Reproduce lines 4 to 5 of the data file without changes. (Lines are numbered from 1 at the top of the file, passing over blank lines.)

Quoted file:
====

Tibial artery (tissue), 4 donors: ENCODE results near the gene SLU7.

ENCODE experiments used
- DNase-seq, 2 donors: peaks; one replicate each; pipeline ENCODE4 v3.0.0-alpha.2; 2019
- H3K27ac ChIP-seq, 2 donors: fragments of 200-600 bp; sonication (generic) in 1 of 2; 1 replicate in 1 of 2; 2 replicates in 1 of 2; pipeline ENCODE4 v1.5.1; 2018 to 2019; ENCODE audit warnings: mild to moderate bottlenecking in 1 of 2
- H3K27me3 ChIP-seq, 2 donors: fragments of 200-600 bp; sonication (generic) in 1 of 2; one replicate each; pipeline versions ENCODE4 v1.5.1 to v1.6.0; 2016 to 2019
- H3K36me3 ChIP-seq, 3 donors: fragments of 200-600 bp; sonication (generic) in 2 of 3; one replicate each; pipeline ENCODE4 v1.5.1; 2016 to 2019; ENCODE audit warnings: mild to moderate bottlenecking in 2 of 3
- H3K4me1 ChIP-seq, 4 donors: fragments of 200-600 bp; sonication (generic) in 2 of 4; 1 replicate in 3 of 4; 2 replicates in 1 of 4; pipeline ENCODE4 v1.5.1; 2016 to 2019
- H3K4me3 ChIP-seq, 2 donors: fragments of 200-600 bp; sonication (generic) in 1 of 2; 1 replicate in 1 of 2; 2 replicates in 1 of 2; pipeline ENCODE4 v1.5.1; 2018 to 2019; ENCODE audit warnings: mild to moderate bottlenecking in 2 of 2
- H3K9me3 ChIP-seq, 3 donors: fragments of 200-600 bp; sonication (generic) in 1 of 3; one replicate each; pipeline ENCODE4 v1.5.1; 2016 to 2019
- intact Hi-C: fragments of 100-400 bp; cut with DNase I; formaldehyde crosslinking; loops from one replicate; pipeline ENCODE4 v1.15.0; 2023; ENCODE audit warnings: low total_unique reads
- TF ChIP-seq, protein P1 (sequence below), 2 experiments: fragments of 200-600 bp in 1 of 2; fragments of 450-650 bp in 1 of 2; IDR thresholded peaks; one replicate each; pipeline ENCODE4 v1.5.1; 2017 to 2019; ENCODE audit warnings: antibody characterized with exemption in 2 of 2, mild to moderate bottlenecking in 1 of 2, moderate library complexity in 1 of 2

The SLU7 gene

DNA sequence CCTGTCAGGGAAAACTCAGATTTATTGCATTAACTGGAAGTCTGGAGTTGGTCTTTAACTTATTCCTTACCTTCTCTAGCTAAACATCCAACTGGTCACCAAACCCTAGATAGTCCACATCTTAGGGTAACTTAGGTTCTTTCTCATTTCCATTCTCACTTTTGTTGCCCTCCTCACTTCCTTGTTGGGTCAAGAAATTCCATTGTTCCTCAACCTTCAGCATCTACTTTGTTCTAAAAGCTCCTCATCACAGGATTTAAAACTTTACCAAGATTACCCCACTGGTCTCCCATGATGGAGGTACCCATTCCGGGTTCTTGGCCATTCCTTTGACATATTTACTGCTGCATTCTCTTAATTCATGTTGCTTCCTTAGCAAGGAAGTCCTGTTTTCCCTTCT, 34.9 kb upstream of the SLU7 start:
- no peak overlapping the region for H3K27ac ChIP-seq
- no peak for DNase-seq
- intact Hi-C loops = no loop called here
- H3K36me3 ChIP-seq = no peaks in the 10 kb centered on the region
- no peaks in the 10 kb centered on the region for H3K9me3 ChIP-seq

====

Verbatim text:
- H3K27ac ChIP-seq, 2 donors: fragments of 200-600 bp; sonication (generic) in 1 of 2; 1 replicate in 1 of 2; 2 replicates in 1 of 2; pipeline ENCODE4 v1.5.1; 2018 to 2019; ENCODE audit warnings: mild to moderate bottlenecking in 1 of 2
- H3K27me3 ChIP-seq, 2 donors: fragments of 200-600 bp; sonication (generic) in 1 of 2; one replicate each; pipeline versions ENCODE4 v1.5.1 to v1.6.0; 2016 to 2019